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by Shady Ady
Hinckley, England, United Kingdom
January 7, 2007
From journal Cusco City - On the Trail of the Incas
by Liam Hetherington
Manchester, United Kingdom
August 17, 2006
From journal Cusco - The Navel of the World
NY, New York
May 21, 2006
Life for the Incas changed when Pizarro entered Cusco with Spanish troops. Soon after the city was plundered of all its gold and wealth. The decorated mummies and idols were taken by the Spanish as spoils of war and they melted down many of the pieces for the gold and silver content. The coming of the Spanish brought a new god and the religion of Christianity to this region as well. Many of the images of Incan gods were destroyed because of this.
In 1534, the site of Koricancha was given to the Dominican order. They kept the foundation of Koricancha and used some of the rocks from Koricancha to make the convent of Santo Domingo. Inside the grounds you can still see the strong construction of the old Inca walls and portals. Walking through the convent you can see the remains of an altar from the Inca temple.
The convent of Santo Domingo was completed in 1633. Inside the convent you will see several chapels with some sculptures and paintings. There are sculptures of Saint Dominic and painting of the Virgin of the Rosaries. The outside courtyard is very beautiful and impressive. In the middle of it is a stone rectangular tank coming from an Incan temple. The walls of the convent surrounding the main yard have paintings about the life of Saint Dominic. The people in the paintings have Spanish styled clothing.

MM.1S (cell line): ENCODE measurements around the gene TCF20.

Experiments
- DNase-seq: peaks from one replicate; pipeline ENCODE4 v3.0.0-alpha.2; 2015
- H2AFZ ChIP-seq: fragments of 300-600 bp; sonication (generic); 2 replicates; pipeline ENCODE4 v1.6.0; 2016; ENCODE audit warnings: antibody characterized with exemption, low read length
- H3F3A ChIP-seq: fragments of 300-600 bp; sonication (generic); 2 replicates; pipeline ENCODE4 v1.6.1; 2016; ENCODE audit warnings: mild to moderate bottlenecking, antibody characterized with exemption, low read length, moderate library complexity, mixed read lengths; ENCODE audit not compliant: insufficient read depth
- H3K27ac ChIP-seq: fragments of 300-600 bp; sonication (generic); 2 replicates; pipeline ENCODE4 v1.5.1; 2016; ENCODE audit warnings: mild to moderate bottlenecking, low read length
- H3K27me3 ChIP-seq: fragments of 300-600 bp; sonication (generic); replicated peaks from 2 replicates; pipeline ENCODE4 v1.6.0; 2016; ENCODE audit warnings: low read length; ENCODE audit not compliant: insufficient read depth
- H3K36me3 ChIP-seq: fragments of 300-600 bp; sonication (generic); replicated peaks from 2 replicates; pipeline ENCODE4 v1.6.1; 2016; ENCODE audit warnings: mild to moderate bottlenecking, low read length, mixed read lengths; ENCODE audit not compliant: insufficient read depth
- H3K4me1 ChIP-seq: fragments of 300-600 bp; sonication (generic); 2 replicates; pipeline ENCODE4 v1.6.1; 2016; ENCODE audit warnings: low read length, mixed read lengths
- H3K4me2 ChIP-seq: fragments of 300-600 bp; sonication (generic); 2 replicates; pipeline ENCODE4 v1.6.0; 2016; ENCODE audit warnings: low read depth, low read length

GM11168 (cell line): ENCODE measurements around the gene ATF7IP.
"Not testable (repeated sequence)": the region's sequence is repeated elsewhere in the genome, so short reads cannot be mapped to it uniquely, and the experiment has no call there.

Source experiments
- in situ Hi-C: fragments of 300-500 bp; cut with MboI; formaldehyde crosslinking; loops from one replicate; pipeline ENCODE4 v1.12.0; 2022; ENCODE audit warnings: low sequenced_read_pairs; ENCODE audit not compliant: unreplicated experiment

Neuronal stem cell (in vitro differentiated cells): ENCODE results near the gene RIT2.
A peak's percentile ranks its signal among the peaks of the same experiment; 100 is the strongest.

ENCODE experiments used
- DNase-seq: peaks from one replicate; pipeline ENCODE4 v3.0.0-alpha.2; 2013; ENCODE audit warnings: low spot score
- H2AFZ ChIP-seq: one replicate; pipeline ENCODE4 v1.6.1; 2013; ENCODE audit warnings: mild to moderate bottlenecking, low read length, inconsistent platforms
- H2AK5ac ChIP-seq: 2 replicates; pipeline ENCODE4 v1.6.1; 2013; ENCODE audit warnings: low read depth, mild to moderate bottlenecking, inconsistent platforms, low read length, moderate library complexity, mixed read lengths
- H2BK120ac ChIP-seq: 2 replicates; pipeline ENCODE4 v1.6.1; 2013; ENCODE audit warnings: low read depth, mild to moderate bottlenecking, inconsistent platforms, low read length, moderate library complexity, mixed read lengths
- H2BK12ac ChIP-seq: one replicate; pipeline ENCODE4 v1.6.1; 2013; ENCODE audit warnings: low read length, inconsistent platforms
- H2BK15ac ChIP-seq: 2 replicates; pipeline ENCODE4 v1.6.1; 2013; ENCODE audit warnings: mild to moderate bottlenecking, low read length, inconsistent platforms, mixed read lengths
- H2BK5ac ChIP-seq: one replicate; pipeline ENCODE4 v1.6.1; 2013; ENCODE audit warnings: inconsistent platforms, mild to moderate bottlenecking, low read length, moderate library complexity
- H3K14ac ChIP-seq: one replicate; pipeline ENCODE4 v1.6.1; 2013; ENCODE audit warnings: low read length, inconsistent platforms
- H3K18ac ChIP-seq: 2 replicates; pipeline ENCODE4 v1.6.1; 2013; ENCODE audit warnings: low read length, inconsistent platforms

One final interesting fact is that the earthquake of 1650 affected the convent of Santo Domingo while leaving the foundations and the remaining Incan walls intact. The rebuilding of Santo Domingo took about 30 years. This showcases the tremendous building skills of the Incan.
Various tours of Cusco stop at this site. It is also a short hike from Cusco’s center if you want to go on your own. The tourist ticket does not cover this site and you have to pay 5-6 sols to get in.
From journal Cusco: Breathtaking in More Ways than One Part 2
New York, New York
April 27, 2005
From journal What's a Trip to Peru Without Machu Picchu?